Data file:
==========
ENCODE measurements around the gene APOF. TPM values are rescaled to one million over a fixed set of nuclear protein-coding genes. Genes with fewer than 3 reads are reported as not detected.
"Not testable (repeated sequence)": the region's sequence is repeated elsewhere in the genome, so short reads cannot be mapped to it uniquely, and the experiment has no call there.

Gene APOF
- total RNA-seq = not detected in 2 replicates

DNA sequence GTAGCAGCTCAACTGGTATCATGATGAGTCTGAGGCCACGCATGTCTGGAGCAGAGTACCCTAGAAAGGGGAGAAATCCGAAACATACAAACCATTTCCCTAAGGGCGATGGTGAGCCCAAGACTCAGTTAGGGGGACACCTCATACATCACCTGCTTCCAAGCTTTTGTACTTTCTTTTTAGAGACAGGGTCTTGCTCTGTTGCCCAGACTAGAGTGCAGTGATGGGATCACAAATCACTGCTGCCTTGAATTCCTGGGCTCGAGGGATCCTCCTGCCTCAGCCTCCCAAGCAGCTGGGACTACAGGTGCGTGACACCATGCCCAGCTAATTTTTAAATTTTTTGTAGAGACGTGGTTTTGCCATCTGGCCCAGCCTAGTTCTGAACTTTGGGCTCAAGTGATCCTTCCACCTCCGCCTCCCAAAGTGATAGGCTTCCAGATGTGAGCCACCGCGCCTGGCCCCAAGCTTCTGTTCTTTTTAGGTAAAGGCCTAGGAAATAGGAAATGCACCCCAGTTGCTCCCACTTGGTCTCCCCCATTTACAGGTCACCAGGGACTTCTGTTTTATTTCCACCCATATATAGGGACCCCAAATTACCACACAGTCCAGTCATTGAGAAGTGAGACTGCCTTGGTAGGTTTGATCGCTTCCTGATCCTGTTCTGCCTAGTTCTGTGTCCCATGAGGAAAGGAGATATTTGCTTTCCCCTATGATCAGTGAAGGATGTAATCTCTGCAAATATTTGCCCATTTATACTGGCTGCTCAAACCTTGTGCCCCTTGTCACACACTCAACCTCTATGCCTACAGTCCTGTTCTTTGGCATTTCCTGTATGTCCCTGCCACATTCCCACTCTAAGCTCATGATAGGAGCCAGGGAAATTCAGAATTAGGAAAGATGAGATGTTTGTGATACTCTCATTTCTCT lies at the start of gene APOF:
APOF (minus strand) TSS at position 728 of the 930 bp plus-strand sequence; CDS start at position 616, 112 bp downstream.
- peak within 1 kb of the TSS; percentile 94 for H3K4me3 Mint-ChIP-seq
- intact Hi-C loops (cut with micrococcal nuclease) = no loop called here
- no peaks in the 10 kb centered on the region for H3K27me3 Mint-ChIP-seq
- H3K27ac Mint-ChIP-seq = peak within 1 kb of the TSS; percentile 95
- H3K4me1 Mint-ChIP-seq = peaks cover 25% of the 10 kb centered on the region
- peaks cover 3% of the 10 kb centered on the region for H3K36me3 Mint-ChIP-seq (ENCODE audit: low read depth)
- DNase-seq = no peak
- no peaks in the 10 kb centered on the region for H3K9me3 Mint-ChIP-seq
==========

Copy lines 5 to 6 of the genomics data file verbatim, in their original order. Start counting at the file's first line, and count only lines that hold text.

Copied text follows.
DNA sequence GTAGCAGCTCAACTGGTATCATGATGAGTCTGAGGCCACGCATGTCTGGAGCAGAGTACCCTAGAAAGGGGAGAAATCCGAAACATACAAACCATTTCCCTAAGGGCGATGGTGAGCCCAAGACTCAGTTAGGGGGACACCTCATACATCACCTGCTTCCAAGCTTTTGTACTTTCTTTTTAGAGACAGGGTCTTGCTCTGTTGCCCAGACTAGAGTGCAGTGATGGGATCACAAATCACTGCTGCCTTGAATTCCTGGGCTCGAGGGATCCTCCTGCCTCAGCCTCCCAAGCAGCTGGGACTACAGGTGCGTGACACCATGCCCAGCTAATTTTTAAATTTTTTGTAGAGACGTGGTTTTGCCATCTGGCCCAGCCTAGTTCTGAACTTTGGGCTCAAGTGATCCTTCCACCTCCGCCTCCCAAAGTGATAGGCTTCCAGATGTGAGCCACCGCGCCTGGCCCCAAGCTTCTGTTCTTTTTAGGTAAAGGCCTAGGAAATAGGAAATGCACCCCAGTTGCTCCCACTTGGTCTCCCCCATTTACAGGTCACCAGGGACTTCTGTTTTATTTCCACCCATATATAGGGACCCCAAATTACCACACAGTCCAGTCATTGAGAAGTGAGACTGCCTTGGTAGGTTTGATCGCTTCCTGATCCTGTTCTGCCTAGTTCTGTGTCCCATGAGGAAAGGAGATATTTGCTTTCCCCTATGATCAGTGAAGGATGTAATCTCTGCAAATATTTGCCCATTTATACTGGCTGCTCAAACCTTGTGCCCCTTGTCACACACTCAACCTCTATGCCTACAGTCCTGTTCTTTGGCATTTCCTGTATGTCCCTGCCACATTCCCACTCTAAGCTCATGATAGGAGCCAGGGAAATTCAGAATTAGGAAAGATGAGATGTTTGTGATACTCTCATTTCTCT lies at the start of gene APOF:
APOF (minus strand) TSS at position 728 of the 930 bp plus-strand sequence; CDS start at position 616, 112 bp downstream.